For example, one Friday night it was getting late and there were only a couple of cars left in the theater, so I hopped in the car, unlocked the back gate, and picked up a sixpack of beer at a nearby liquor store. I then unlocked the back gate again and started driving in, when Mike pops out of the bushes and yells, "Halt!" Of course, Sherlock couldn't figure out that the only person who could open the back gate was somebody with a key.

So I have a pretty good image of Garrity in my mind.

Update: My bad on the id of Garrity; the guy with the coffee cup is Talent. Garrity is on the far right, almost too dark to make out in the original photo, so I've adjusted the Gamma a bit:

Thanks to commenter Rachel for the correction!

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Don't Tax You, Don't Tax Me

Tax the man behind the tree! Proving once again that the Democrats (and some Republicans) never met a tax they didn't like (and didn't want to hike), Max Baucus and Chuck Grassley are proposing a breathtaking tax increase on private equity buyout firms. Larry Kudlow has the details:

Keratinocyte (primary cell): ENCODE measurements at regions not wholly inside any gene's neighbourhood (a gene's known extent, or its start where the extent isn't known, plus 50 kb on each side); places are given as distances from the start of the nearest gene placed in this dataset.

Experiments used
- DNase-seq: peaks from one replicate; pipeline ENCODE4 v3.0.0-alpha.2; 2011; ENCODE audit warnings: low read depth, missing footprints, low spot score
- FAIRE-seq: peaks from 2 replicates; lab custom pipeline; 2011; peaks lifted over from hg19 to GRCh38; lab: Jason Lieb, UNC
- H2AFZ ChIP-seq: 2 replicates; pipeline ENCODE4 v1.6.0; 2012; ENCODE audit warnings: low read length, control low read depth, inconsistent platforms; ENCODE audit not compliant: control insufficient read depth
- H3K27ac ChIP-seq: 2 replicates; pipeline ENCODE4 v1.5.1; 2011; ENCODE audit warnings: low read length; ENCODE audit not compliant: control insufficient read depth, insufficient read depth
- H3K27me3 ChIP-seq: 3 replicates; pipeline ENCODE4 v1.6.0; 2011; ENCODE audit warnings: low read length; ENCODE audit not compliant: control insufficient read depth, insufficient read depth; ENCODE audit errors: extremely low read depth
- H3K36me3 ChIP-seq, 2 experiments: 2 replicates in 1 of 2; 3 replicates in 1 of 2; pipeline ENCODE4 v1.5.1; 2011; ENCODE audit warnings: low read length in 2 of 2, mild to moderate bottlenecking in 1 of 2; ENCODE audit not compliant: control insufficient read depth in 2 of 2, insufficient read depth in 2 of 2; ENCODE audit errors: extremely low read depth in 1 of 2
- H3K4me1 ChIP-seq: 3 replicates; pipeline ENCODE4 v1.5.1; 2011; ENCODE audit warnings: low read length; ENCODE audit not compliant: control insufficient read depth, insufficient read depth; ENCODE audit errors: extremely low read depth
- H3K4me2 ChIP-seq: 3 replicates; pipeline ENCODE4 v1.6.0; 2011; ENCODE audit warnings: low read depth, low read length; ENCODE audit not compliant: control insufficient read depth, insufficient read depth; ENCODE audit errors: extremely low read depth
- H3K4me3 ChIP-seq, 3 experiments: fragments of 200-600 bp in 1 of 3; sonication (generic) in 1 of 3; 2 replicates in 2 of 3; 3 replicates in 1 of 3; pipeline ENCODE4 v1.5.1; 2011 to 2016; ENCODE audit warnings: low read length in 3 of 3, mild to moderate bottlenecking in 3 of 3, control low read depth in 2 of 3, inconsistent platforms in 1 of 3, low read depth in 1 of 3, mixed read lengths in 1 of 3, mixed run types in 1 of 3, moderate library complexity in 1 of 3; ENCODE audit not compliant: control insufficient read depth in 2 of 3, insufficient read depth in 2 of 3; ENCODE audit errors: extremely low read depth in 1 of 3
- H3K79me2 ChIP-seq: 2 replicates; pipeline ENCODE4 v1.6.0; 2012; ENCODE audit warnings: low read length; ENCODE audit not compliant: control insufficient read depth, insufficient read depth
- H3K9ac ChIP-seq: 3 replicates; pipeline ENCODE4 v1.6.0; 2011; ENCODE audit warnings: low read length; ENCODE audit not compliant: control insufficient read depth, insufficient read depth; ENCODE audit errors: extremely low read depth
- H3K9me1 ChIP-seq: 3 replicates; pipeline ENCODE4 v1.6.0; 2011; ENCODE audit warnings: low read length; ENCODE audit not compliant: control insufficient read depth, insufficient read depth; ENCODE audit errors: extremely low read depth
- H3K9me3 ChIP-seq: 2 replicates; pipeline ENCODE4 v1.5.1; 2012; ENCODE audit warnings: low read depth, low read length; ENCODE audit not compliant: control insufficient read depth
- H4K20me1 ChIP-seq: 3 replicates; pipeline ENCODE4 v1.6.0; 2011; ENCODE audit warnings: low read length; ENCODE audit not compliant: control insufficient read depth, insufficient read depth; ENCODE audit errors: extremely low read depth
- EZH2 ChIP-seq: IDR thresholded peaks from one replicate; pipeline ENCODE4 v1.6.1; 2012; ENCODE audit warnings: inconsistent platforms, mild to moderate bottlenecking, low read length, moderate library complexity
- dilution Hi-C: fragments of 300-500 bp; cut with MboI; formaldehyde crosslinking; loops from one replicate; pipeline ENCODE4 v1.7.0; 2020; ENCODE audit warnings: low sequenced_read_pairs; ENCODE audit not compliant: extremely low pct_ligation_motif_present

Up to now, Blackstone's authoring statement had envisioned some kind of two-tiered tax plan, where ordinary corporate compensation would be taxed at the 35% corporate rate while high-risk investment-fund profits would be taxed at the 15% capgains rate. And now, Senators Baucus of Montana and Grassley of Iowa want Blackstone to pay the much higher corporate tax on all its income.

We have traditionally had lower tax rates for longer-term, higher-risk investments because the country recognizes that this is the seed capital for America's future growth. That this is a highly targeted tax increase can be seen in the bill's opening statement:

Section 1. Exception from treatment of publicly traded partnerships as corporations not to apply to partnerships directly or indirectly deriving income from providing investment adviser and related asset management services.

What's behind it? Kudlow has a suggestion: